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Engaging educational videos elicit similar brain activity in students

August 19, 2019

The most engaging educational videos are correlated with similar brain activity across learners, according to research in young adults recently published in eNeuro.

Yi Hu and colleagues at East China Normal University showed university students two-minute introduction clips for 15 online classes and monitored their brain activity via electroencephalogram. The students ranked the clips based on their desire to learn the material and then rated how interesting and valuable the class seemed.

The students displayed highly similar brain activity while they watched the clips that were universally ranked as the most appealing, while the lowest ranking videos correlated with the largest variety in brain activity. Additionally, the highest ranked videos were chosen because of their interest rather than their value. These results build on previous studies that found that the most effective political speeches and public service announcements are correlated with the most similar brain activity among observers.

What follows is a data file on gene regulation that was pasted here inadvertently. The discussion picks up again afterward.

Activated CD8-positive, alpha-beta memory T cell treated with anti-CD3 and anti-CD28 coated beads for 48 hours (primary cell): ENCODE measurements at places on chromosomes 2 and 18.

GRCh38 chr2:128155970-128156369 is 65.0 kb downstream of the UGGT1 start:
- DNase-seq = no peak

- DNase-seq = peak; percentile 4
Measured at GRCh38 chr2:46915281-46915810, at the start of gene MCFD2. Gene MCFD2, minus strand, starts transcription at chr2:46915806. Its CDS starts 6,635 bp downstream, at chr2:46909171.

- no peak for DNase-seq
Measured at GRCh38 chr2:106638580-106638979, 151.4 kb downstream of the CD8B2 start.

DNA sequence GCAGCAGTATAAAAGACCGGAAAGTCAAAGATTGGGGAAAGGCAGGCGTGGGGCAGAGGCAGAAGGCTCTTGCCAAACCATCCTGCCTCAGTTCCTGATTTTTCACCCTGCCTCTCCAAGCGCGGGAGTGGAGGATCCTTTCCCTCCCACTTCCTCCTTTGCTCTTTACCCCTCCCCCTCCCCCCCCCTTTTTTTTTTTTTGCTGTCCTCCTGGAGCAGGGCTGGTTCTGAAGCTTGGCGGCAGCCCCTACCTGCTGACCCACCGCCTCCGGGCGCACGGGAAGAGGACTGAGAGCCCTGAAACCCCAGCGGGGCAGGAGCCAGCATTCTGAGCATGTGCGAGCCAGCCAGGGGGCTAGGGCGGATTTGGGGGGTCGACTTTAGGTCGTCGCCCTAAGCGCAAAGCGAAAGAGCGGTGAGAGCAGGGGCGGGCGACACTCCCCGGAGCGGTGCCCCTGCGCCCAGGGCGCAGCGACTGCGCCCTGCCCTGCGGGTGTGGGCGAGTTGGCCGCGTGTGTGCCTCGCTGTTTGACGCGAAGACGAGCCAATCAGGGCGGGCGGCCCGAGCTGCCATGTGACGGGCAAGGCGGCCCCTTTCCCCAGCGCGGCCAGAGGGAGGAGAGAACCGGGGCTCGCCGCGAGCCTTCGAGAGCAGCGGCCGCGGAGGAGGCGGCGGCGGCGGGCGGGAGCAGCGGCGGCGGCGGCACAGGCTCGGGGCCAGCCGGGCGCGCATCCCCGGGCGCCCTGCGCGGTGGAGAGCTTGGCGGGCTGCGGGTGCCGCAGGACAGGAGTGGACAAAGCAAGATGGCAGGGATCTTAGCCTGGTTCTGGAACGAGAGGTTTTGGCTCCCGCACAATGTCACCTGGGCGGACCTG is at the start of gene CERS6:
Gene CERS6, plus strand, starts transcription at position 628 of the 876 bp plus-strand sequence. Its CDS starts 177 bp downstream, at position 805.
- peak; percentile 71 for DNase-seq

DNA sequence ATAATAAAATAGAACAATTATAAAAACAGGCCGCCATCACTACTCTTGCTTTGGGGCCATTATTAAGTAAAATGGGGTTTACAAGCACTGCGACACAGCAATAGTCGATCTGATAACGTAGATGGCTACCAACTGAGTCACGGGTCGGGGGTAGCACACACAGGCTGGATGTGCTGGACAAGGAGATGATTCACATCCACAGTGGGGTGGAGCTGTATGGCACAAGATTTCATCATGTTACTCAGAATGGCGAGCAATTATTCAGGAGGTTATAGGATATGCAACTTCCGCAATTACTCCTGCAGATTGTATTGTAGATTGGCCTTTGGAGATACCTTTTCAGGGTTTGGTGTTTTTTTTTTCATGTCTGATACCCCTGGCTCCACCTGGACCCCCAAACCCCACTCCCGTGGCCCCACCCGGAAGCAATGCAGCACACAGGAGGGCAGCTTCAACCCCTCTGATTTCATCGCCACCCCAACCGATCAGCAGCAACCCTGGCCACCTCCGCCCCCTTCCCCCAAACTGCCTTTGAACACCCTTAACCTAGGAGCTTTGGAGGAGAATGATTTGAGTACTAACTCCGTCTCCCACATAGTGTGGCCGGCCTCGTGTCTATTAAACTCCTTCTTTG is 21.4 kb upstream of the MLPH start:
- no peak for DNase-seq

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These findings suggest that there are features of learning materials that are universally engaging, which may be explored in future education research. 

Manuscript title: Learning Desire Is Predicted by Similar Neural Processing of Naturalistic Educational Materials

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About eNeuro

eNeuro, the Society for Neuroscience's open-access journal launched in 2014, publishes rigorous neuroscience research with double-blind peer review that masks the identity of both the authors and reviewers, minimizing the potential for implicit biases. eNeuro is distinguished by a broader scope and balanced perspective achieved by publishing negative results, failure to replicate or replication studies. New research, computational neuroscience, theories and methods are also published.

About The Society for Neuroscience

The Society for Neuroscience is the world's largest organization of scientists and physicians devoted to understanding the brain and nervous system. The nonprofit organization, founded in 1969, now has nearly 37,000 members in more than 90 countries and over 130 chapters worldwide.

Society for Neuroscience

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